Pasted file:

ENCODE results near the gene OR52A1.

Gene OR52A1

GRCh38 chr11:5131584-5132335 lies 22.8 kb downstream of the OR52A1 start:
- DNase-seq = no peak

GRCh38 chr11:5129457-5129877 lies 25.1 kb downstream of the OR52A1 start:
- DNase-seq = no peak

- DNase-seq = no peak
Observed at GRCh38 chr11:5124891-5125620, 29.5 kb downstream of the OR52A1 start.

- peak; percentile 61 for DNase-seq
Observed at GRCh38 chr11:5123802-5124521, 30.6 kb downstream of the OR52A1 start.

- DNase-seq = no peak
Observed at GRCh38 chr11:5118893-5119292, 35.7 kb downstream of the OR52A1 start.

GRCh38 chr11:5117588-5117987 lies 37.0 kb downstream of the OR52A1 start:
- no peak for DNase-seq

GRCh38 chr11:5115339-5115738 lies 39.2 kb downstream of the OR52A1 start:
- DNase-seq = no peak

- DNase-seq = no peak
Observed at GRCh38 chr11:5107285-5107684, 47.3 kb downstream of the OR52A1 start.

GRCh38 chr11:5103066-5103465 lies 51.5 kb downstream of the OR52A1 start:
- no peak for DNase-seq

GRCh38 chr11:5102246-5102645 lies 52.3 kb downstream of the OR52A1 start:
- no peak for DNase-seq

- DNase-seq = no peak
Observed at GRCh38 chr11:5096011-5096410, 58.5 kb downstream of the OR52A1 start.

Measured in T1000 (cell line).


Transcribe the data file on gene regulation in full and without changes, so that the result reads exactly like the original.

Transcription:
ENCODE results near the gene OR52A1.

Gene OR52A1

GRCh38 chr11:5131584-5132335 lies 22.8 kb downstream of the OR52A1 start:
- DNase-seq = no peak

GRCh38 chr11:5129457-5129877 lies 25.1 kb downstream of the OR52A1 start:
- DNase-seq = no peak

- DNase-seq = no peak
Observed at GRCh38 chr11:5124891-5125620, 29.5 kb downstream of the OR52A1 start.

- peak; percentile 61 for DNase-seq
Observed at GRCh38 chr11:5123802-5124521, 30.6 kb downstream of the OR52A1 start.

- DNase-seq = no peak
Observed at GRCh38 chr11:5118893-5119292, 35.7 kb downstream of the OR52A1 start.

GRCh38 chr11:5117588-5117987 lies 37.0 kb downstream of the OR52A1 start:
- no peak for DNase-seq

GRCh38 chr11:5115339-5115738 lies 39.2 kb downstream of the OR52A1 start:
- DNase-seq = no peak

- DNase-seq = no peak
Observed at GRCh38 chr11:5107285-5107684, 47.3 kb downstream of the OR52A1 start.

GRCh38 chr11:5103066-5103465 lies 51.5 kb downstream of the OR52A1 start:
- no peak for DNase-seq

GRCh38 chr11:5102246-5102645 lies 52.3 kb downstream of the OR52A1 start:
- no peak for DNase-seq

- DNase-seq = no peak
Observed at GRCh38 chr11:5096011-5096410, 58.5 kb downstream of the OR52A1 start.

Measured in T1000 (cell line).